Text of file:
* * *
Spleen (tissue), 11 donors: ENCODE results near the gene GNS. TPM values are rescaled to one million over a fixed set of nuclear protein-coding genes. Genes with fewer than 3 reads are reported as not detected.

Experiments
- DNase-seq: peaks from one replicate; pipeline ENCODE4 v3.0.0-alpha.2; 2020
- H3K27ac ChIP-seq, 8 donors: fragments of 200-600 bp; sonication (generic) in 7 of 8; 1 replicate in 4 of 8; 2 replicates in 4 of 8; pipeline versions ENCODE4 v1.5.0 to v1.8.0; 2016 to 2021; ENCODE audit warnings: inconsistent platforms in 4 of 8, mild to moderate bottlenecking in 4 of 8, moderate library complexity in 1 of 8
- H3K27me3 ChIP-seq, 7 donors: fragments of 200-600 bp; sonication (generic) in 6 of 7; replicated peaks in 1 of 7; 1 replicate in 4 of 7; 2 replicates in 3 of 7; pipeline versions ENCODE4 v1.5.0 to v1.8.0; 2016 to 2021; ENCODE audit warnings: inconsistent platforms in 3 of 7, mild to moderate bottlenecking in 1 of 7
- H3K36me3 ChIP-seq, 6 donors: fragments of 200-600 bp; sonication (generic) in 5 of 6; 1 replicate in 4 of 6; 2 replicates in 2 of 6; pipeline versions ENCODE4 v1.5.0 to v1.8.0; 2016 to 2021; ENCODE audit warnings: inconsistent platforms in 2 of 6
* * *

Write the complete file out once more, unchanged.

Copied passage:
Spleen (tissue), 11 donors: ENCODE results near the gene GNS. TPM values are rescaled to one million over a fixed set of nuclear protein-coding genes. Genes with fewer than 3 reads are reported as not detected.

Experiments
- DNase-seq: peaks from one replicate; pipeline ENCODE4 v3.0.0-alpha.2; 2020
- H3K27ac ChIP-seq, 8 donors: fragments of 200-600 bp; sonication (generic) in 7 of 8; 1 replicate in 4 of 8; 2 replicates in 4 of 8; pipeline versions ENCODE4 v1.5.0 to v1.8.0; 2016 to 2021; ENCODE audit warnings: inconsistent platforms in 4 of 8, mild to moderate bottlenecking in 4 of 8, moderate library complexity in 1 of 8
- H3K27me3 ChIP-seq, 7 donors: fragments of 200-600 bp; sonication (generic) in 6 of 7; replicated peaks in 1 of 7; 1 replicate in 4 of 7; 2 replicates in 3 of 7; pipeline versions ENCODE4 v1.5.0 to v1.8.0; 2016 to 2021; ENCODE audit warnings: inconsistent platforms in 3 of 7, mild to moderate bottlenecking in 1 of 7
- H3K36me3 ChIP-seq, 6 donors: fragments of 200-600 bp; sonication (generic) in 5 of 6; 1 replicate in 4 of 6; 2 replicates in 2 of 6; pipeline versions ENCODE4 v1.5.0 to v1.8.0; 2016 to 2021; ENCODE audit warnings: inconsistent platforms in 2 of 6